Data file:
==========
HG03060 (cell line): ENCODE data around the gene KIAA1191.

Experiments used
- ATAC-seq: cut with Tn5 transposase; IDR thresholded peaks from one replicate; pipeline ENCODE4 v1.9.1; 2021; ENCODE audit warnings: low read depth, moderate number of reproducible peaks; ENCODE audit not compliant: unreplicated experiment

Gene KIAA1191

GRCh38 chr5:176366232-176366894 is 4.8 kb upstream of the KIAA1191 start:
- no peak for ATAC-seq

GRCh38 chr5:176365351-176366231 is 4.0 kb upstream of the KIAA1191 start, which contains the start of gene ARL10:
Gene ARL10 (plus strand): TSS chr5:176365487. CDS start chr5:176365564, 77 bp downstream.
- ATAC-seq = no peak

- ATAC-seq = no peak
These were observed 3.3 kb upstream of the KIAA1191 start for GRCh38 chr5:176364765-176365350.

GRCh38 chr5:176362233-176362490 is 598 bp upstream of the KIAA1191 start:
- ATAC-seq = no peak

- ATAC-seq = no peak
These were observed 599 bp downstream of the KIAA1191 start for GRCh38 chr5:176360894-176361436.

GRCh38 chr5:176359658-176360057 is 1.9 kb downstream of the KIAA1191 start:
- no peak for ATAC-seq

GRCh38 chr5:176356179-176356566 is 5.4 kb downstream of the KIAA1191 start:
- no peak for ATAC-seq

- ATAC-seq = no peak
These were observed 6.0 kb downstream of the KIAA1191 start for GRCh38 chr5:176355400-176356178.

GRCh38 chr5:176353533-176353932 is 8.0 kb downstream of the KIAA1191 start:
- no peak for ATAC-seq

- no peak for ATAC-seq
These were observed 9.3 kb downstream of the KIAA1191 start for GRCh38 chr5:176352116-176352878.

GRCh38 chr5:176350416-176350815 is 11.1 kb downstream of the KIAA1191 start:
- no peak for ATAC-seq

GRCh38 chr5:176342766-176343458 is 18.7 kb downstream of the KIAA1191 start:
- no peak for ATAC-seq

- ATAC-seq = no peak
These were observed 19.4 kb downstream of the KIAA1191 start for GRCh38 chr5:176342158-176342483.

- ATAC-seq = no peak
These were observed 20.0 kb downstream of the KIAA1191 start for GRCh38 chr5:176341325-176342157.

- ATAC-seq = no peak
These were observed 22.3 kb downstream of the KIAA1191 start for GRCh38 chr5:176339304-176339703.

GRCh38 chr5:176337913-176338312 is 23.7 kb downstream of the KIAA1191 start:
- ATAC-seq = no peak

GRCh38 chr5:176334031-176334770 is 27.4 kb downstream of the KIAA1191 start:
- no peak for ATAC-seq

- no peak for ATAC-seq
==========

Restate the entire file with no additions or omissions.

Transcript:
HG03060 (cell line): ENCODE data around the gene KIAA1191.

Experiments used
- ATAC-seq: cut with Tn5 transposase; IDR thresholded peaks from one replicate; pipeline ENCODE4 v1.9.1; 2021; ENCODE audit warnings: low read depth, moderate number of reproducible peaks; ENCODE audit not compliant: unreplicated experiment

Gene KIAA1191

GRCh38 chr5:176366232-176366894 is 4.8 kb upstream of the KIAA1191 start:
- no peak for ATAC-seq

GRCh38 chr5:176365351-176366231 is 4.0 kb upstream of the KIAA1191 start, which contains the start of gene ARL10:
Gene ARL10 (plus strand): TSS chr5:176365487. CDS start chr5:176365564, 77 bp downstream.
- ATAC-seq = no peak

- ATAC-seq = no peak
These were observed 3.3 kb upstream of the KIAA1191 start for GRCh38 chr5:176364765-176365350.

GRCh38 chr5:176362233-176362490 is 598 bp upstream of the KIAA1191 start:
- ATAC-seq = no peak

- ATAC-seq = no peak
These were observed 599 bp downstream of the KIAA1191 start for GRCh38 chr5:176360894-176361436.

GRCh38 chr5:176359658-176360057 is 1.9 kb downstream of the KIAA1191 start:
- no peak for ATAC-seq

GRCh38 chr5:176356179-176356566 is 5.4 kb downstream of the KIAA1191 start:
- no peak for ATAC-seq

- ATAC-seq = no peak
These were observed 6.0 kb downstream of the KIAA1191 start for GRCh38 chr5:176355400-176356178.

GRCh38 chr5:176353533-176353932 is 8.0 kb downstream of the KIAA1191 start:
- no peak for ATAC-seq

- no peak for ATAC-seq
These were observed 9.3 kb downstream of the KIAA1191 start for GRCh38 chr5:176352116-176352878.

GRCh38 chr5:176350416-176350815 is 11.1 kb downstream of the KIAA1191 start:
- no peak for ATAC-seq

GRCh38 chr5:176342766-176343458 is 18.7 kb downstream of the KIAA1191 start:
- no peak for ATAC-seq

- ATAC-seq = no peak
These were observed 19.4 kb downstream of the KIAA1191 start for GRCh38 chr5:176342158-176342483.

- ATAC-seq = no peak
These were observed 20.0 kb downstream of the KIAA1191 start for GRCh38 chr5:176341325-176342157.

- ATAC-seq = no peak
These were observed 22.3 kb downstream of the KIAA1191 start for GRCh38 chr5:176339304-176339703.

GRCh38 chr5:176337913-176338312 is 23.7 kb downstream of the KIAA1191 start:
- ATAC-seq = no peak

GRCh38 chr5:176334031-176334770 is 27.4 kb downstream of the KIAA1191 start:
- no peak for ATAC-seq

- no peak for ATAC-seq